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Am I being entitled?

(51 Posts)
babewiththepower Sat 13-Dec-14 21:01:41

I had paid for my old works xmas do, was due to go tonight. Am still on good terms with everyone even though I left 4 months ago.

I text a few yesterday asking how they were getting there, did they want to share a cab, sometimes the office organises a mini cab etc. Was told 'not sure' and my other friend was getting a lift with someone who lives close to her so she was out of the equation.

So I asked my friend who said 'not sure' again today if she knew what she was doing and she said sorry, she was driving but she had given all the spaces in her car to people. These are people that all drive/have partners who drive, so all had other options. I am disabled so if there were no lifts and no cab spaces, my only option is the bus. Or £20 for a cab on my own.

So I set out on the journey an hour before the start time and the bus took an age! It made me miss for the second bus, so I waited 20 mins for the next one to arrive and by then there was still a tube journey and a long walk ahead of me. I'd have been 30 mins late and it was so cold I eventually thought Sod this, Im going back home because I could just not face another hours journey on the way home later that night.

So as not to drip feed I will mention another incident a few weeks ago that was a bit similar, ie them not thinking. I asked them to save me some tickets for my son and DN's to an event they were hosting for the kids. I was told people had to ask the office to hold tickets so I did. When I got there, having travelled for 45 mins on the bus, I was told No, tickets had to be held in advance and because i didnt call the office, so no one had saved me any so there were none for the kids. I'd only emailed, text, and whatsapped....

So basically, AIBU to think that just ONE of them could have thought "Hows Babe getting there tonight, maybe one of us could save her a space or share a cab with her, as we all know she has no other transport and as she has been asking how we are all getting there so maybe we could consider her too?"

WorraLiberty Sat 13-Dec-14 21:09:28

I think YABU really if you only texted them yesterday.

The seats in the car were all promised to other people, so it would have been very rude to suddenly say she was excluding someone in favour of you.

It would have been nice if they had thought that, but to be fair you should have thought about it ages ago and got in there with a lift first.

babewiththepower Sat 13-Dec-14 21:10:59

But when I text yesterday she said she might be getting a cab.

IsabeauMichelle Sat 13-Dec-14 21:11:35

To be honest, it's not their responsibility to make sure you get to the Xmas Do though, is it? It's not like you don't know in advance!

WorraLiberty Sat 13-Dec-14 21:12:19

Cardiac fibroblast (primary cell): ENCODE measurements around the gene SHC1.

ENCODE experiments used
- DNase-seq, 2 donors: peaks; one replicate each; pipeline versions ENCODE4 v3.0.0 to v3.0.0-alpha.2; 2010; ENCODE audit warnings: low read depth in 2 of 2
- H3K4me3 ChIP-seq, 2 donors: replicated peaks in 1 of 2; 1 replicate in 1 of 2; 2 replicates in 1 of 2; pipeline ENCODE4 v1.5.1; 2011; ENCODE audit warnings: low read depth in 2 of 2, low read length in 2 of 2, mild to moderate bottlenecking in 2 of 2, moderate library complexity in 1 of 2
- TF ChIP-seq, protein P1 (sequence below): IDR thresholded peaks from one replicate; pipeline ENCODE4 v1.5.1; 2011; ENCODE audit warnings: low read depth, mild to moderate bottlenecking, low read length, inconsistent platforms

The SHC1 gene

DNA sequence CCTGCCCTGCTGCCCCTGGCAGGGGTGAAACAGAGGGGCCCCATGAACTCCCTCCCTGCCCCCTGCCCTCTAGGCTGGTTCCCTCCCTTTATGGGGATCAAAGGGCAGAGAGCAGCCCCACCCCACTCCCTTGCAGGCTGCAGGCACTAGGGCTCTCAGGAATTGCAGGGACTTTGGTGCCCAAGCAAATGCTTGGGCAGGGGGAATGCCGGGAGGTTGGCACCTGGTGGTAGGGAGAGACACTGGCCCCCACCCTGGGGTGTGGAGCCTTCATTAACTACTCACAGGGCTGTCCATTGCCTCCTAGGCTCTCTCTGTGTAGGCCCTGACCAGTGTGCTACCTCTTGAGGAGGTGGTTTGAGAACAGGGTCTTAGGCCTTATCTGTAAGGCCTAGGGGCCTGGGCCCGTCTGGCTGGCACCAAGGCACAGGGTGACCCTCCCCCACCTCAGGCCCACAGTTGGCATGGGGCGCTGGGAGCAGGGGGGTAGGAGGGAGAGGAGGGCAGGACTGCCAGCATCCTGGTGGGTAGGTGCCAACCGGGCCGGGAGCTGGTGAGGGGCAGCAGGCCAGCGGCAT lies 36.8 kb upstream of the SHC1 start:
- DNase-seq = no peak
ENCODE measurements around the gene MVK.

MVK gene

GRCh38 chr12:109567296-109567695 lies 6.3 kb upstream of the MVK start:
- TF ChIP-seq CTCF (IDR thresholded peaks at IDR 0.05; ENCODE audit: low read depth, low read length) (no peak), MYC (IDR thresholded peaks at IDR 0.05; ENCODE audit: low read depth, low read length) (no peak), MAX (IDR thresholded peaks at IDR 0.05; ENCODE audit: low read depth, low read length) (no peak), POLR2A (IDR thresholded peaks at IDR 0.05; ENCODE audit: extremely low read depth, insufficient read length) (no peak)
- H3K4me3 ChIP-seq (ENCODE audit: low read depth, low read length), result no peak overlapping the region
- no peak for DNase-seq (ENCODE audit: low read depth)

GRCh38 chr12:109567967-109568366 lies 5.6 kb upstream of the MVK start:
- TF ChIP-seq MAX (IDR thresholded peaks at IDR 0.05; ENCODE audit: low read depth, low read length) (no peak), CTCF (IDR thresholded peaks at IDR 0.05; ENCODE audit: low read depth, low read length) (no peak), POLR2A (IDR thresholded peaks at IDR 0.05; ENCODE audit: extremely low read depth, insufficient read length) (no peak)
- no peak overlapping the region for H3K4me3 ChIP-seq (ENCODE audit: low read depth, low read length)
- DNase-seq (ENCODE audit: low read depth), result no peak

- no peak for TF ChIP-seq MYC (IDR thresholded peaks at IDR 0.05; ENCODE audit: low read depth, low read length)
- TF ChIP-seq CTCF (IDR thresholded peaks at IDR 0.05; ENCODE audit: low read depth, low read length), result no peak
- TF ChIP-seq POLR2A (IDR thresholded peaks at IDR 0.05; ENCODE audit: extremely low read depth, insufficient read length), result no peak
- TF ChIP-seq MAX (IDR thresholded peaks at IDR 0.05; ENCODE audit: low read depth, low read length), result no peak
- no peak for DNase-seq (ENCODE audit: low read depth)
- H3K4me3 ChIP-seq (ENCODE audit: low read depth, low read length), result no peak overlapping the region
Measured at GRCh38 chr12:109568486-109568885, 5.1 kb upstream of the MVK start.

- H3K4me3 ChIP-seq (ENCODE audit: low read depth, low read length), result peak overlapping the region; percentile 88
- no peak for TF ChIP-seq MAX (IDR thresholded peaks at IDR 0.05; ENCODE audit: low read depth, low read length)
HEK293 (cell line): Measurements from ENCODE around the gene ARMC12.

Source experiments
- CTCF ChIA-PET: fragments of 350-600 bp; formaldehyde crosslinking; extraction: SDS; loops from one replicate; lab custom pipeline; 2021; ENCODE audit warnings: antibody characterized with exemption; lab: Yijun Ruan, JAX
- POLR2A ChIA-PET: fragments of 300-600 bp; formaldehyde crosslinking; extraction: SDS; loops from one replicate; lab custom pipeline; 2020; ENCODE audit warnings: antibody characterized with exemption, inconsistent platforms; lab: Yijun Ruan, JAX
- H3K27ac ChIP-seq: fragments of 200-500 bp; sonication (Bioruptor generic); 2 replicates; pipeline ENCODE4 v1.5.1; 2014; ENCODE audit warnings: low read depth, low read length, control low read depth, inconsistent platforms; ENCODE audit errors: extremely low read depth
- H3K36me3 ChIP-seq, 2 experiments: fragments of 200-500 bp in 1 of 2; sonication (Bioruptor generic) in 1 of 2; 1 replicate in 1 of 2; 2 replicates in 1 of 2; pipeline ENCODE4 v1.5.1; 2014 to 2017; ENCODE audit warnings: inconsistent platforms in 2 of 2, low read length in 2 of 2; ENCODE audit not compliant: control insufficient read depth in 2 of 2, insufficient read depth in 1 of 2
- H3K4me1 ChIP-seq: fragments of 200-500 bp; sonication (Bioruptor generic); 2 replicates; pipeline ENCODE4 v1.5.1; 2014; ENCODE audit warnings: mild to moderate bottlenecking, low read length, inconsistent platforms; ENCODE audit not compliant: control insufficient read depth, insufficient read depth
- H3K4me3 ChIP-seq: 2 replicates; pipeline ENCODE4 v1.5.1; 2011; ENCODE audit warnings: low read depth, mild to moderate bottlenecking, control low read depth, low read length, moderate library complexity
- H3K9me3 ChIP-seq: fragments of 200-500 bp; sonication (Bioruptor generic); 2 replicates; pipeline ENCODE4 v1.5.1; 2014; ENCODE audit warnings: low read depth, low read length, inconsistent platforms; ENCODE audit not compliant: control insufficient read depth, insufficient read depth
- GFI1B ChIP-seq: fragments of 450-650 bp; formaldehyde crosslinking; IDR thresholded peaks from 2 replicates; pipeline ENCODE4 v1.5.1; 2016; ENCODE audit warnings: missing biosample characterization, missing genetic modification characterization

Yes but her 'not sure', could have meant she was asking one of the others if they could give up a seat in her car?

imonlydancing Sat 13-Dec-14 21:13:37

When you text, they didn't mention driving. So I think YANBU on that count. But they sound kind of thoughtless anyway. I wouldn't have gone myself if it was that far on transport.

MidniteScribbler Sat 13-Dec-14 21:14:26

You don't work there any longer. You can't expect to still be treated as a member of the staff, be involved with everything, and still be given the same privileges. I think it's a bit odd that you are so determined to keep involved in all of the office social events. By all means, arrange to see some colleagues that you are friends with, but it shouldn't be at events arranged for staff.

IAmNotAPrincessIAmAKahleesi Sat 13-Dec-14 21:14:57

Sorry but I do think YABU

I understand how hard it can be as I'm also disabled and getting anywhere is really hard for me, but it really isn't up to anyone else to sort out transport. Most people will just be concentrating on their own plans which is totally normal

whatwhatinthewhatnow Sat 13-Dec-14 21:18:09

So in one night it went from not sure if she was getting a cab to a whole car being full? hmm

If it were me I and I had a friend coming along who didn't work there any more, I would try and make sure they were involved so they didn't feel left out. I know others don't feel the same.

JustSpeakSense Sat 13-Dec-14 21:20:12

I think you left the company four months ago, perhaps it's time to move on. Work colleagues who you spend every day with at work are not friends, even though it feels like it at the time.

babewiththepower Sat 13-Dec-14 21:22:23

I paid for the night before I left the job. And sometimes there is a group mini bus organised or something. I would have just liked to have been considered when they were thinking of who was going with who, that's all. Esp as yes, I had been in contact with them all about it, one minute it was not sure about a cab, and the next morning all the spaces had gone. And I had lots of people asking if I was still coming, it would be great to see me etc. Oh well, I guess I am BU.

clapalongifyoufeelhappy Sat 13-Dec-14 21:26:01